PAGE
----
Traditional haystack

Traditional haystack


Hobbit House with haystack roof (click to enlarge)

Hobbit House with haystack roof (click to enlarge)

The ongoing economic recession is putting lots of people in difficult situations. For some, the situation may even seem hopeless. I’m writing this to remind everyone to never give up. Who knows for sure what’s in store in the future, but the main thing is to keep your head together and just keep on going. Look for alternative ways of doing things. Mainstream media and mainstream thinking, which are partially responsible for the mess we’re in, assumes the economy is rolling along and everybody has money. That’s certainly not the current reality. Again, think outside the box to find dirt cheap or even free ways of doing things: alternative lifestyles, alternative incomes (not necessarily a full time job, just a way to make enough money to get by), or alternative building using natural, minimally processed local and recycled materials. The following excerpt is from one of my articles in The Last Straw journal.

Typically, the roof is the most expensive part of a building. Trusses or rafters, sheathing, roof insulation, and roofing – shingles, metal roofing, tile, etc. – are all major expenses. Tarpaper, fascia, fasteners, soffit work, flashing, and roof vents all add up. And, the time and cost of labor to build a conventional roof is significant.

Now imagine virtually eliminating all of these costs and you’ll begin to appreciate the simplicity of the Haystack House. (Actually, straw is used but somehow the term ‘haystack’ seems appropriate.) The idea occurred to me while observing stacks of rice straw that are common throughout Thailand. After harvesting the rice, farmers store the straw in large, conical or domed stacks. Sometimes the stack is raised off the ground on a pole structure. Why not raise the stack a little higher and create a living space underneath? The farmers are making the stacks every year regardless, so the only extra labor for the roof is the ladder work.

A haystack overhead creates a super-insulated roof to protect against the withering heat in tropical climates. Most houses in Thailand are uninsulated metal-roofed houses, so this idea offers a significant improvement in comfort and eliminates any need for an air conditioner.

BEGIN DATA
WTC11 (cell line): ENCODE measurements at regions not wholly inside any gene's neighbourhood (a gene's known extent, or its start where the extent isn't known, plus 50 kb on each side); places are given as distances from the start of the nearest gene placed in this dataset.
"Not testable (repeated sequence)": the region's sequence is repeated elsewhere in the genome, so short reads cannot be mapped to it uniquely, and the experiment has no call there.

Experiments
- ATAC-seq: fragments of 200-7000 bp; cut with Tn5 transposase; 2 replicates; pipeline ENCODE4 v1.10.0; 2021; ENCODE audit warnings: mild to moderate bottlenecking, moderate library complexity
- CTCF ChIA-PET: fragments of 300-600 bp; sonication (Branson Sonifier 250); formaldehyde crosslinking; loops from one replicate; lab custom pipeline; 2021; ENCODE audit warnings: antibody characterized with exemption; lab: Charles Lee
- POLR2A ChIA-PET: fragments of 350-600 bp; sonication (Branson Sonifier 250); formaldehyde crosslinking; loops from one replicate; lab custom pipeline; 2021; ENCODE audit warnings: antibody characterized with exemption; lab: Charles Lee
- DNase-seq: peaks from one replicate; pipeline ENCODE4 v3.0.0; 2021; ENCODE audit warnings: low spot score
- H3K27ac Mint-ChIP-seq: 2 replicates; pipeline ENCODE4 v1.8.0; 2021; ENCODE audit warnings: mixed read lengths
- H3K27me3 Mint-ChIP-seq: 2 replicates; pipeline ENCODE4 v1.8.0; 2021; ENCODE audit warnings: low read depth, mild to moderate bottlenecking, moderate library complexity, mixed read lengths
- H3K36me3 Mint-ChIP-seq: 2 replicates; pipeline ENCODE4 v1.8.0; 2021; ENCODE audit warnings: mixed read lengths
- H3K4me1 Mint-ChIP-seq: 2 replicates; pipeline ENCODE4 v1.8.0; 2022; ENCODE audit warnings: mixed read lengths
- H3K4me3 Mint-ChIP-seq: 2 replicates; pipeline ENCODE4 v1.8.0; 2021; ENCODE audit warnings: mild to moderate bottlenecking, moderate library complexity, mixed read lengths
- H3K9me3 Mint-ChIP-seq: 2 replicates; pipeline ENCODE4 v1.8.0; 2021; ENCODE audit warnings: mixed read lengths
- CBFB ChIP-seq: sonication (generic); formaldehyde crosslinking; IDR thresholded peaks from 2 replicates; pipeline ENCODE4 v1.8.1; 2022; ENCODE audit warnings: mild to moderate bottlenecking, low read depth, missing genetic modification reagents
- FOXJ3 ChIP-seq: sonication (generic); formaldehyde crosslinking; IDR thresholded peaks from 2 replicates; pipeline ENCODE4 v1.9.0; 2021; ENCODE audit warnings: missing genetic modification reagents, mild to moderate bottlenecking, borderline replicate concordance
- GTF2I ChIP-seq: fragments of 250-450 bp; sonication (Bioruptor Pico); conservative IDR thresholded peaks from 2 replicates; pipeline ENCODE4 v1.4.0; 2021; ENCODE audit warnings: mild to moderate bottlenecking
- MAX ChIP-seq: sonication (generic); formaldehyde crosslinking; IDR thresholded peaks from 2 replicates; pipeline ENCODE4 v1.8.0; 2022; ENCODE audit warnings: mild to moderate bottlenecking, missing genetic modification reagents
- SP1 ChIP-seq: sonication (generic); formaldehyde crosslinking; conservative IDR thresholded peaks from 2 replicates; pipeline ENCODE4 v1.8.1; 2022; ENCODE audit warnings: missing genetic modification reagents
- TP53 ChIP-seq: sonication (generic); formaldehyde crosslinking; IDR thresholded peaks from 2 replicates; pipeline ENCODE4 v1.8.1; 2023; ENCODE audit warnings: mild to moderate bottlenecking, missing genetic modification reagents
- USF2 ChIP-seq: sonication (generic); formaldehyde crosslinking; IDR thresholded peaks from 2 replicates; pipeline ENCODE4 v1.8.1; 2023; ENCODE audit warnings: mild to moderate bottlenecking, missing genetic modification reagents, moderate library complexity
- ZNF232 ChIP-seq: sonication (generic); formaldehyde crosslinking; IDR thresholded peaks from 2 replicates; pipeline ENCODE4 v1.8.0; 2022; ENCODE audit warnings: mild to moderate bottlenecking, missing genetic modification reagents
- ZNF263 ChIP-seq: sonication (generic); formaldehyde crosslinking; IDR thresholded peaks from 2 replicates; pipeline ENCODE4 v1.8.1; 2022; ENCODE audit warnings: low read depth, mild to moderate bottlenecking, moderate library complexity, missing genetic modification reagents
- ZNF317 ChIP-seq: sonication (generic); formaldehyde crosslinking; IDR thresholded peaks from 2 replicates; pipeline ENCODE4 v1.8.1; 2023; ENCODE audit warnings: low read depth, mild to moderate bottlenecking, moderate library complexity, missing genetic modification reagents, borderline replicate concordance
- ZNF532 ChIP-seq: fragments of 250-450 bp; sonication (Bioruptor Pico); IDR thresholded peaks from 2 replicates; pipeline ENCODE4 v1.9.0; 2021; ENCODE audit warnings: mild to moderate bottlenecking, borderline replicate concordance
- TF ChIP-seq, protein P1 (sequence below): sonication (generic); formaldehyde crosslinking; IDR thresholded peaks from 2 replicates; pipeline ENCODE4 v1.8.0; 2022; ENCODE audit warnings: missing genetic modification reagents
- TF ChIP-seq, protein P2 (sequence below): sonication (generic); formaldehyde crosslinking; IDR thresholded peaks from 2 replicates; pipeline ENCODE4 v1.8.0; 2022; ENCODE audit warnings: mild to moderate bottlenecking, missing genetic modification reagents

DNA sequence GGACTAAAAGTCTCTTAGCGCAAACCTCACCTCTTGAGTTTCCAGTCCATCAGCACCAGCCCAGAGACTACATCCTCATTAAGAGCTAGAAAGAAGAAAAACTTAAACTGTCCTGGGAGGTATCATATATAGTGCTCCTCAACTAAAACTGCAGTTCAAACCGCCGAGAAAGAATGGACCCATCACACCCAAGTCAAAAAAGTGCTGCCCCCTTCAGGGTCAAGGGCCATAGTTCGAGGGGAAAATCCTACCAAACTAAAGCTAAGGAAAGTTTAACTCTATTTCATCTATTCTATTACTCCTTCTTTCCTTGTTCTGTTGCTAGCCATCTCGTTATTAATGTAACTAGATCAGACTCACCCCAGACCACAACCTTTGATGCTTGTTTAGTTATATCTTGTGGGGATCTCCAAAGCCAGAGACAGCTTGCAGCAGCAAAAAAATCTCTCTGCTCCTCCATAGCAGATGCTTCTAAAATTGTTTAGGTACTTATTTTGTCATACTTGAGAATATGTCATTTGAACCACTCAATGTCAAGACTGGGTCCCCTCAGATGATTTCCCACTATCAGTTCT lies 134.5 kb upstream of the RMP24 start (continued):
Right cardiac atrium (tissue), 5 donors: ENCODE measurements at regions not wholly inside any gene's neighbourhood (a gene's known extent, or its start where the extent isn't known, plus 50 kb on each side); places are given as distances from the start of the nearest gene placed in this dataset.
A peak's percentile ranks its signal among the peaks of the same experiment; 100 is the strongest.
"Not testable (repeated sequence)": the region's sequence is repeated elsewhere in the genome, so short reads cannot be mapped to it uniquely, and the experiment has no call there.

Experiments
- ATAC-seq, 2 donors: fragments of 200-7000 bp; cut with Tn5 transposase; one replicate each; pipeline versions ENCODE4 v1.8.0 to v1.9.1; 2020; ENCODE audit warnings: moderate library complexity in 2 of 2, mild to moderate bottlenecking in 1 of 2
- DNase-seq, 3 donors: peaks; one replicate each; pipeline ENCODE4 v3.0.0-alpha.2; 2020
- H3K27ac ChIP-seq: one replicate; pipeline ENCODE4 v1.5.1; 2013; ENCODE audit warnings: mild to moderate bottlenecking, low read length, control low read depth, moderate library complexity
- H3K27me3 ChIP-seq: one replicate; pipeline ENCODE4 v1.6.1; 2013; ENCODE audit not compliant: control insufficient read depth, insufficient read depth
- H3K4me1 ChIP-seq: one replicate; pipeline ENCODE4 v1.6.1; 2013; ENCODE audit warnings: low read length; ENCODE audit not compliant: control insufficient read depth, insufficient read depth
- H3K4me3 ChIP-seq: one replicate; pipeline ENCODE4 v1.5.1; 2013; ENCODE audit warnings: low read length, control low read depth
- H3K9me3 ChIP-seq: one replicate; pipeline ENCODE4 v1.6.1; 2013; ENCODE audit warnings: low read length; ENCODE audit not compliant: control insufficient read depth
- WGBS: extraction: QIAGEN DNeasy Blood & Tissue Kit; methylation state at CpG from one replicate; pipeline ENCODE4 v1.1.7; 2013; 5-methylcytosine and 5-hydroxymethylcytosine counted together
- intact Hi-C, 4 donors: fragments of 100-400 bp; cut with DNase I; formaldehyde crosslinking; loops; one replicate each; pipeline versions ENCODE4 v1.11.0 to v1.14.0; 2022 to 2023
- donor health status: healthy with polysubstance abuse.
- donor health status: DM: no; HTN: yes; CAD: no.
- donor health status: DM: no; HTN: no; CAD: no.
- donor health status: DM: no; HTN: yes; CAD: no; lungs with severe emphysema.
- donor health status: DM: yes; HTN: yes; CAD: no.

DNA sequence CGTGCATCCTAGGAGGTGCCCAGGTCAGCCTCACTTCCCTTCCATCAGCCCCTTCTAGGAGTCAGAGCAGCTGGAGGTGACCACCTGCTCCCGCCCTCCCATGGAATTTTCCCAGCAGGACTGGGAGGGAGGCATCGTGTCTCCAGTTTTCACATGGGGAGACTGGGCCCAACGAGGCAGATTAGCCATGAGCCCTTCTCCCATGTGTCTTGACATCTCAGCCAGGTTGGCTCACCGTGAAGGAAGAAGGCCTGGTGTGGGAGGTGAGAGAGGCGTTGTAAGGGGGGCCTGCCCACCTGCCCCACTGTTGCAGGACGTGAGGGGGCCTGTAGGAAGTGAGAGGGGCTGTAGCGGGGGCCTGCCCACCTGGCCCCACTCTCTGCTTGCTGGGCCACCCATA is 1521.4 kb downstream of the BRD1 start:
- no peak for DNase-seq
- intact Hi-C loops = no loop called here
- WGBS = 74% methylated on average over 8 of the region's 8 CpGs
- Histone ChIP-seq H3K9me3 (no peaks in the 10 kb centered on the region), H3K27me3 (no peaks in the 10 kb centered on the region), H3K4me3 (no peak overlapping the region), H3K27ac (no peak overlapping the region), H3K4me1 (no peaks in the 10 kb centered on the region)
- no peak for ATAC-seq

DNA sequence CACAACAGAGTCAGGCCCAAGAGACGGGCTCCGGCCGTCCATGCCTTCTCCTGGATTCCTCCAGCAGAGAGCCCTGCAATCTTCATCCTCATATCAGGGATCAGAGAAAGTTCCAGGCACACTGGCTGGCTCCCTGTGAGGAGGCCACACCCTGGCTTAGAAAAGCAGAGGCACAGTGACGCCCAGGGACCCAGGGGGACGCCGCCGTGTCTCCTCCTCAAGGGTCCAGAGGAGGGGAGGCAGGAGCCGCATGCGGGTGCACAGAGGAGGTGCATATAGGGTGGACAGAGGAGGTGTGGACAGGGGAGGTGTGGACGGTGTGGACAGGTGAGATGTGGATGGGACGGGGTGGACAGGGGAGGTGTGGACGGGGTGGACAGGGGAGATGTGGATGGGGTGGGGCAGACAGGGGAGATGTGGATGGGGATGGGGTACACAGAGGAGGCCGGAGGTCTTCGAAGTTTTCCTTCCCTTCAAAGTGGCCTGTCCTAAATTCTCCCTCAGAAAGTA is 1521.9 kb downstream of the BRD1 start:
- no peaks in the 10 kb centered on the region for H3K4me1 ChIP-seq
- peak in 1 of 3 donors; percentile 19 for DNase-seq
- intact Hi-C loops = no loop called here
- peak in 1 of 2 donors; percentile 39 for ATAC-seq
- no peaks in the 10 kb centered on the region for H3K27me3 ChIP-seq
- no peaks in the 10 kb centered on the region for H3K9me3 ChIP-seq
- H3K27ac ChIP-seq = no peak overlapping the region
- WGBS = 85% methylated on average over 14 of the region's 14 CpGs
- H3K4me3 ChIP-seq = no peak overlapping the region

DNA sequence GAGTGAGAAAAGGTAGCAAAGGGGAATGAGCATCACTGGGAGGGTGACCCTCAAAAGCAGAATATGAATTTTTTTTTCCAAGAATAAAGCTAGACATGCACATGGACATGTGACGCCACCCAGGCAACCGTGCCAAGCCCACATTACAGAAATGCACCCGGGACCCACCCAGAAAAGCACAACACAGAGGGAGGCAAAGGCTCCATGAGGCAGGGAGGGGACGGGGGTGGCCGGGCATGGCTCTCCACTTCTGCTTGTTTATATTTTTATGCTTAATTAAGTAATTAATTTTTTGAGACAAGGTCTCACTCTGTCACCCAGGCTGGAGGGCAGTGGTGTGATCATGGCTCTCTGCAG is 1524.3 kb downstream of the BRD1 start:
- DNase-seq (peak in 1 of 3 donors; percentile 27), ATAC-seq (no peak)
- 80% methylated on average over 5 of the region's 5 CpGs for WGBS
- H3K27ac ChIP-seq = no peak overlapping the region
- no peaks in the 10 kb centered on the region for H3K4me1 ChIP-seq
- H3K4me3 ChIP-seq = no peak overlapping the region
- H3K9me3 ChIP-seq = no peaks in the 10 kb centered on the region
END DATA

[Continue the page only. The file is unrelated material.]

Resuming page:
In keeping with local building traditions, a post and beam frame makes sense. Eucalyptus is a good choice of wood for pole building. It’s grown in Thailand and other countries for pulpwood, and is low cost and naturally insect resistant. Recycled wood is another good option. The finished “roof” (haystack) creates a shady workspace to finish the rest of the structure at a leisurely pace.

The beauty of this design is in its timeless simplicity. Humans have created their own shelter for countless years using available natural materials. Only recently have we started turning this task over to contractors, and the result has been escalating construction costs, excessive debt, often shoddy workmanship, and sterile looking, unhealthy buildings.

Here are just a few building ideas to get you started:
– Limitations: Best for small, simple, single-family residences in rural areas.
– Shapes: Conical roofs for roundhouses may be the simplest. Hexagonal, octagonal, other multi-sided shapes (pyramidal, polygonal, etc.), and hip roofs are all options. An oval house is another interesting possibility.
– Pole frame: Roundwood is less expensive and inherently stronger than milled wood. Notch the posts for the bond beam.
– Decking: This is what supports the haystack. Recycled wood and bamboo are two options. Treat any structural bamboo with borax; otherwise insects will quickly devour it. Ideally, the decking would be moisture and rodent proof. Creating a slight curvature with bowed lumber (so the center of the deck is higher than the edges) would help drain away any water that gets through the straw.